Development of inducible transgenic mouse models for melanoma.
PhD thesis, University of Glasgow.
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Despite many studies on pathology and aetiology during the past decades, the molecular mechanism(s) of melanoma development remains largely unknown. Therefore the purpose of this project was to establish a transgenic mouse model able to investigate the molecular mechanism(s) of melanoma aetiology mediated by N-Ras and PTEN genes. To achieve this, an inducible gene switch approach was employed exploiting the Cre/loxP recombinase system. This approach has the advantage of avoiding embryonic lethality and helps to minimise disease(s) in other tissue(s) that may interfere with animal viability. It was envisaged that this inducible system would establish a model that accurately mimic the development of melanoma in humans. A disadvantage being that the tyrosinase-based promoter was only responsive to the inducer when melanocytes were proliferating.
Initially, regulator vectors were created by sub-cloning Cre under the control of a melanocyte-specific promoter either enhanced tyrosinase (EICre) or tyrosinase related protein 2 (Trp2Cre). A Cre responsive, target N-Raslys61 transgene was also cloned, where expression was induced by Cre ablation of ‘Stop' cassette (cmv.stop.N-Raslys61) together with a report target transgene (cmv.stop.EGFP) to aid in expression characterisation.
The functional activity and gene-switch specificity of these constructs were subsequently confirmed employing co-transfection of regulator and report target into B16 melanoma cells, but to confirm their activity in primary melanocytes, melanocyte culture conditions had to be defined for optimum growth and transfection as there is no optimized commercial medium available for murine melanocyte culture unlike for human melanocyte. In this study therefore, murine primary melanocyte culture method (50/50) has been defined, which exploited keratinocytes for initial melanocytes growth support as a feed layer. The other advantages of this 50/50 medium were that pigmented cells grew without spontaneous transformation and gave the higher transfection efficiency compared to media exploited by other groups. Using primary melanocytes cultured in 50/50 medium, transgene construction and identification of regulator expression were performed by RT-PCR in vitro prior to in vivo analysis thereby avoiding unnecessary breeding.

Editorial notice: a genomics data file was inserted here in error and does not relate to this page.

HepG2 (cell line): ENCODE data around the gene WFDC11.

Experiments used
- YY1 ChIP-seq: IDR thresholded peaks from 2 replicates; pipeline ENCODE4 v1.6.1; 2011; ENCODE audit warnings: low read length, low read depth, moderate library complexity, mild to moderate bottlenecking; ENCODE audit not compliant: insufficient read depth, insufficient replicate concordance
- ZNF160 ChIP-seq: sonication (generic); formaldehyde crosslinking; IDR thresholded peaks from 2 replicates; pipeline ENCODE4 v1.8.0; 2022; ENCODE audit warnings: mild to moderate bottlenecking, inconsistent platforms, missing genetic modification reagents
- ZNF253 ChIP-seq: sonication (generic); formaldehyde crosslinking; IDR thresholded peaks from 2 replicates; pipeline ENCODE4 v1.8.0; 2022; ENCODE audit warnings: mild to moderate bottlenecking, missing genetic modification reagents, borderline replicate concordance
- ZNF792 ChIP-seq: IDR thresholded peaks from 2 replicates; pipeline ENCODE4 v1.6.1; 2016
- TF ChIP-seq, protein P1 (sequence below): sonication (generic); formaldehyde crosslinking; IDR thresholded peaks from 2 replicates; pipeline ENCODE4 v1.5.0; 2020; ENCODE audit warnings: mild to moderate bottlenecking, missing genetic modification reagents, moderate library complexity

When concerns had arisen regarding an unexpected lack of melanoma phenotype in vivo particularly in addition of PTEN loss, this culture protocol supplied a successful test of oncogenic potential of N-Raslys61 and PTEN loss in vitro, where N-Raslys61 expression transformed melanocytes and PTEN loss promoted N-Raslys61 to give more aggressive cells. However a functional redundancy was identified, as transformed colonies were not immortalized and eventually senesced, possibly due to their opposing gene functions being on the same signalling pathway; i.e. PTEN fails to provide additional genetic aberrant pathway(s) for the cross-talk with Ras signalling necessary to form malignant tumours.
The in vivo experiments commenced by crossing transgenic expressers of EICre regulator with target cmv.stop.N-Raslys61, to generate bigenic EICre/N-Ras mice. Treatment with Ru486 initially apparently failed to exhibit an abnormal phenotype, despite confirmation of N-Raslys61 expression following hair plucking to initiate the hair cycle and anagen melanocytes proliferation, therefore PTENflx/flx mutation was introduced. Unexpectedly, a similar result was obtained following treatment of EICre/PTENflx/flx/N-Raslys61 and EICre/PTENflx/flx in the test of whether PTEN functional loss promoted N-Raslys61 tumourigenesis. However with time, at 12-15 months (systemic) Ru486 treatment, phenotypes of enlarged eyes and harderian gland adenomas were obtained in N-Raslys61 expressing mice, whilst PTEN loss did not produce additional melanocytic phenotype.